Lisa Owings


This Article advocates a new test for balancing free speech and privacy interests online. There should be a three-prong test for whether, and under what circumstances, a user may request deletion of online data under the right to be forgotten. First, if the information is the publication of a private fact that is offensive to a reasonable person and not newsworthy, it should never be published unless the individual chooses to do so. Second, if individuals posted the information about themselves or as an expression of their opinion, they should have the right to remove it. This should apply not only to sensitive information such as financial or medical data, but to any data the individual posts. Third, if the information is not relevant to the circumstances under which it has been posted or is outdated, and if there is not a compelling reason for it to remain publicly available, then it should be removed. These prongs may stand alone or overlap depending on the circumstances of the individual. Current legal protections, especially in the United States, are scarce and lack effective means of enforcing the removal.

Part Two of this Article focuses on the Spanish court ruling and its impact on Google. The section will discuss what the court means when it says the information should be relevant and timely and why these are necessary for information removal. Part Two also discusses how Google began implementing the ruling and why this may not be the best solution for allowing individuals to remove results from Google's site. Finally, Part Two discusses counter-arguments to the ruling and the merits of each.

Part Three discusses the proposed European Union data law, which recognizes a right for individuals to have data privacy in their online interactions. It discusses the history and current status of the proposal, and the arguments against its passage. Part Three also focuses on how such a law would be implemented and potential negative effects that could result from the law.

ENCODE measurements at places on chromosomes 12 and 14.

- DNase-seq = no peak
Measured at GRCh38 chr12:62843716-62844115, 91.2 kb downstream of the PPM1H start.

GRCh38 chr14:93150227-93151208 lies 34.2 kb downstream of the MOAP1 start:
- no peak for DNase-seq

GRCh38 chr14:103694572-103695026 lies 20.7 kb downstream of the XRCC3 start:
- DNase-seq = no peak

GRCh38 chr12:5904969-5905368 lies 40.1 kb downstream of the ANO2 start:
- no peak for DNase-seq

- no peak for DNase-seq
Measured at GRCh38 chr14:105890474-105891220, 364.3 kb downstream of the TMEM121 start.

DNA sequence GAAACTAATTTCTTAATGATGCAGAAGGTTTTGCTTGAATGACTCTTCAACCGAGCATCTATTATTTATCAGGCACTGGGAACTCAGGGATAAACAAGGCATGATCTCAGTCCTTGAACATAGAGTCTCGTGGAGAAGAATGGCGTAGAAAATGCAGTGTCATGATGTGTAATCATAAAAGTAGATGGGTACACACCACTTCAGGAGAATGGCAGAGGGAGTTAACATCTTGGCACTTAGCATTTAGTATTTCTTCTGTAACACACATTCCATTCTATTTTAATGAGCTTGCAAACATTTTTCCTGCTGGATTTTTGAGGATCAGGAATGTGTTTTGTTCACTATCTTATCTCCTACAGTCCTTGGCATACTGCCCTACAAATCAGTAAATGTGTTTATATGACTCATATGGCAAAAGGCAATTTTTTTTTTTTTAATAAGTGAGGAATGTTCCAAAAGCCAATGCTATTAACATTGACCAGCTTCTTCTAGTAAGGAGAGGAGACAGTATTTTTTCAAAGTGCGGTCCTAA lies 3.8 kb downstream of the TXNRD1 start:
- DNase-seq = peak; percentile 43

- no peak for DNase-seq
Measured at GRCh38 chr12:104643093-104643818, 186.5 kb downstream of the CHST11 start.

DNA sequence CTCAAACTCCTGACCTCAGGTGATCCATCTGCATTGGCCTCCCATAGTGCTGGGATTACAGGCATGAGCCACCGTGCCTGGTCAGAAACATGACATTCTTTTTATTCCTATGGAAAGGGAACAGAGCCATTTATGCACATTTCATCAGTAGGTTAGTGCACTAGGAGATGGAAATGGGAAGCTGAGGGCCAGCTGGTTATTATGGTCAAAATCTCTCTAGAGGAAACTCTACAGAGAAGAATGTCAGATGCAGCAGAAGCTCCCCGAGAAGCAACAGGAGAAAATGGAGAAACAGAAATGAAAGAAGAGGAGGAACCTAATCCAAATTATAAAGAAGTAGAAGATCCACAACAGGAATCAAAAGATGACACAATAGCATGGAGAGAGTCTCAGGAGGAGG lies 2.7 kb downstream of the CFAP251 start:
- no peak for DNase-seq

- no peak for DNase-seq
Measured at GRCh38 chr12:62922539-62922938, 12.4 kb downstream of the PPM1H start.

Part Four promotes a global solution that recognizes and respects the Google ruling and the EU proposal, but also respects free speech. By passing a law in the United States that is substantially similar to the proposal in the European Union, the law would not only allow corporations to know where they stand but also prevent a "patchwork Internet" that would result from some nations having access to search results that other nations do not. This patchwork Internet should be avoided except when the search engine is providing specifically local results because it impairs the consistency of information that is available throughout the world. Although the United States is under no obligation to pass or follow a European law, many of the corporations at the center of the right to be forgotten controversy are U.S. corporations. By passing a data removal law, the United States would be able to apply its own goals for information privacy and determine what online privacy it will allow its citizens to protect.